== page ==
Recall that the Mersenne primes are the primes of the form 2n-1. There are no primes of the form bn-1 for any other positive integer b because these numbers are all divisible by b-1. This is a problem because b-1 is not a unit (that is, it is not +1 or -1).
But what if we switch to the Gaussian integers, are there any Gaussian Mersenne primes? That is, are there any Gaussian primes of the form bn-1? If so, then b-1 would have to be a unit. The Gaussian integers have four units: 1, -1, i, and -i. If b-1 is 1, then we get the usual Mersenne primes. If b-1 = -1, then bn-1 is -1, so there are no primes here! Finally if b-1 = ± i, then we get the conjugate pairs of numbers (1 ± i) n-1 with norms
and these can be prime!
It is easy to show that a Gaussian integer a+bi is a Gaussian prime if and only if its norm
N(a + bi) = a2+b2
Theorem. (1 ± i)n - 1 is Gaussian Mersenne prime if and only if n is 2, or n is odd and the normis a rational prime.
These norms have been repeatedly studied as part of the effort to factor 2n± 1 because they occur as factors in Aurifeuillian factorization
24m-2 + 1 = (22m-1 + 2m + 1) (22m-1 - 2m + 1).
So the first 23 examples of Gaussian Mersennes norms can be found in table 2LM of [BLSTW88], 21 of these were known by the early 1960's. These correspond to the Gaussian Mersenne primes (1 ± i)n-1 for the following values of n:
2, 3, 5, 7, 11, 19, 29, 47, 73, 79, 113, 151, 157, 163, 167, 239, 241, 283, 353, 367, 379, 457, 997.
Much earlier, the mathematician Landry devoted a good part of his life to factoring 2n+1 and finally found the factorization of 258+1 in 1869 (so he was essentially the first to find the Gaussian Mersenne with n=29). Just ten years later, Aurifeuille found the above factorization, which would have made Landry's massive effort trivial [KR98, p. 37]! In all the Cunningham project's papers and books, beginning with [CW25], these Gaussian Mersenne norms have assumed a major role.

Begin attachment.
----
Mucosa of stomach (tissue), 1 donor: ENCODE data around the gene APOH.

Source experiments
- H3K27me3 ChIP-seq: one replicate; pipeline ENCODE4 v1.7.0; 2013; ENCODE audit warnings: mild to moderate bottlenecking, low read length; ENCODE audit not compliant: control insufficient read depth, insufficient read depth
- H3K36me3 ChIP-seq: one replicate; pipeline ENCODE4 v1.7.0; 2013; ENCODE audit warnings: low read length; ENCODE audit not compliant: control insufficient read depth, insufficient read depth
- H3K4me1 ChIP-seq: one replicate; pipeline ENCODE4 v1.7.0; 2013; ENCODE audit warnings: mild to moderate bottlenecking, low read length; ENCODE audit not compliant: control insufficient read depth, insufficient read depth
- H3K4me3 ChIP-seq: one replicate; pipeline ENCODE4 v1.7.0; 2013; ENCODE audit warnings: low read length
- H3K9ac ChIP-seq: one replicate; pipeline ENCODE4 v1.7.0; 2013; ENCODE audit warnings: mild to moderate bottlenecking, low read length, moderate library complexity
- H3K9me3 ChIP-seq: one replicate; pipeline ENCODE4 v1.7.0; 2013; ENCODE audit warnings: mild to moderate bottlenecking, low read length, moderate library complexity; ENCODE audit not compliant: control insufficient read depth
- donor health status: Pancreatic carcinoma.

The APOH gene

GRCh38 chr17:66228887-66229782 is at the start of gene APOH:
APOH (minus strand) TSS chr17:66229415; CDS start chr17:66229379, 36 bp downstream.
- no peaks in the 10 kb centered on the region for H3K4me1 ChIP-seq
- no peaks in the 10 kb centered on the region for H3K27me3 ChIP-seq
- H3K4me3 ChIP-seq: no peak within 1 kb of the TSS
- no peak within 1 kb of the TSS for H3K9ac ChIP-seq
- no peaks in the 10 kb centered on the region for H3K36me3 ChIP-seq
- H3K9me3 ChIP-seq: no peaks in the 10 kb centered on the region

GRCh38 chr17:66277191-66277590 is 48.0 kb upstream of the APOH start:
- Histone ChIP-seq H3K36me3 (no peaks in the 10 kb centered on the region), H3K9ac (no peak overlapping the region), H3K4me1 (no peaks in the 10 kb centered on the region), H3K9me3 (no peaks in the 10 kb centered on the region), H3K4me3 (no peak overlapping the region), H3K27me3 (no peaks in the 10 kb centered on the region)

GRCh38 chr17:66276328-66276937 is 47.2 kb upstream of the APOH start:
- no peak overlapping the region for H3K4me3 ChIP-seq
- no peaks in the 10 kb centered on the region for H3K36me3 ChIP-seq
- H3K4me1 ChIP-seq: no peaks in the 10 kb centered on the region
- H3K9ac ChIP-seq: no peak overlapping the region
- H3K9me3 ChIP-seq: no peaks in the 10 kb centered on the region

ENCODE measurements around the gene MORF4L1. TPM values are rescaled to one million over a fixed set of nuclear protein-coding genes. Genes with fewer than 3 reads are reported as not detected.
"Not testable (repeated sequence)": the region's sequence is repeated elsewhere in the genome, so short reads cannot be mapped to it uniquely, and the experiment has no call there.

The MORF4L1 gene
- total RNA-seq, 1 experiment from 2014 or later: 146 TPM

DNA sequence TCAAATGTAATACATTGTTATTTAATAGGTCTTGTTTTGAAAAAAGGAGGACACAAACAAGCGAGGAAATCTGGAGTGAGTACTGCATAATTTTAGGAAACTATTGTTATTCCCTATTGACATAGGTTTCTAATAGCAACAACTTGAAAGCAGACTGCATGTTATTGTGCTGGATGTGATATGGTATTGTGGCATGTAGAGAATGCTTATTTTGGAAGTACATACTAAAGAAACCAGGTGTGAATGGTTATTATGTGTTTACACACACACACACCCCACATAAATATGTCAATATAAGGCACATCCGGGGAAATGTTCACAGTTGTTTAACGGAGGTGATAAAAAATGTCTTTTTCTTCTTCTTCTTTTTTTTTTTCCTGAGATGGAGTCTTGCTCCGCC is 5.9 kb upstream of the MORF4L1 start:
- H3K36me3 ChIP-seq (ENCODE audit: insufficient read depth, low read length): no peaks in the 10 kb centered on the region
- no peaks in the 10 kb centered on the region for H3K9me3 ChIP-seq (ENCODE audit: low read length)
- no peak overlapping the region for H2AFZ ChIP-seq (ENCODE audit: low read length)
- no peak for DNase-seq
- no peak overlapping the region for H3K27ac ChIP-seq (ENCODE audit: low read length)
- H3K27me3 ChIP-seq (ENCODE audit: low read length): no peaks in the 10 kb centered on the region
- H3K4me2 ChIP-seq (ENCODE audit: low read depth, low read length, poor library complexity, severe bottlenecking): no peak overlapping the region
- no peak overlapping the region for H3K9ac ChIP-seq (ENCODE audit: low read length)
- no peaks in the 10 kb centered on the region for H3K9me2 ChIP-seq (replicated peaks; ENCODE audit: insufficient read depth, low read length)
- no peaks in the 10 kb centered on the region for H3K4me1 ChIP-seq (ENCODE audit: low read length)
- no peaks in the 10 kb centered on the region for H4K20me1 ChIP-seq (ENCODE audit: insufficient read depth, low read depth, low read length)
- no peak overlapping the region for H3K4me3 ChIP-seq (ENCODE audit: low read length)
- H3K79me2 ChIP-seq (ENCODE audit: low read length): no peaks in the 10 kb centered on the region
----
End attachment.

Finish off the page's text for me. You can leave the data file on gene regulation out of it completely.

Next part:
In 1961, R. Spira defined the notion a sum of divisor function in the ring of Gaussian integers [Spira61]. He used this to define the Gaussian Mersenne primes as the primes of the form
(associates of the term we define to be a Gaussian Mersenne). W. L. McDaniel [McDaniel73] showed these numbers share many properties with the original Mersenne primes and perfect numbers. In 1976, Hausman and Shapiro started with a more natural definition of perfect numbers (ideals) [HS76].
Mike Oakes, who apparantly originated the approach we used above in the early 1970's, has recently extended the list of known Gaussian Mersennes dramatically. We now know (1 ± i)n-1 is prime for the following values of n:
2, 3, 5, 7, 11, 19, 29, 47, 73, 79, 113, 151, 157, 163, 167, 239, 241, 283, 353, 367, 379, 457, 997, 1367, 3041, 10141, 14699, 27529, 49207, 77291, 85237, 106693, 160423 and 203789.
Gaussian Mersennes share many properties with the regular Mersennes and Oakes suggests they occur with the same density.
Related pages (outside of this work)
- A007671 Sloan's sequence A007671
- A007670 Sloan's sequence A007670
- Gaussian Mersenne's on the list of Largest Known Primes
- J. Brillhart, D. H. Lehmer and J. L. Selfridge, "New primality criteria and factorizations of 2m ± 1," Math. Comp., 29 (1975) 620--647. MR 52:5546 [The article for the classical (n2 -1) primality tests. Table errata in [Brillhart1982]]
- J. Brillhart, D. H. Lehmer, J. L. Selfridge, B. Tuckerman and S. S. Wagstaff, Jr., Factorizations of bn ± 1, b=2,3,5,6,7,10,12 up to high powers, Amer. Math. Soc., Providence RI, 1988. pp. xcvi+236, ISBN 0-8218-5078-4. MR 90d:11009 (Annotation available)
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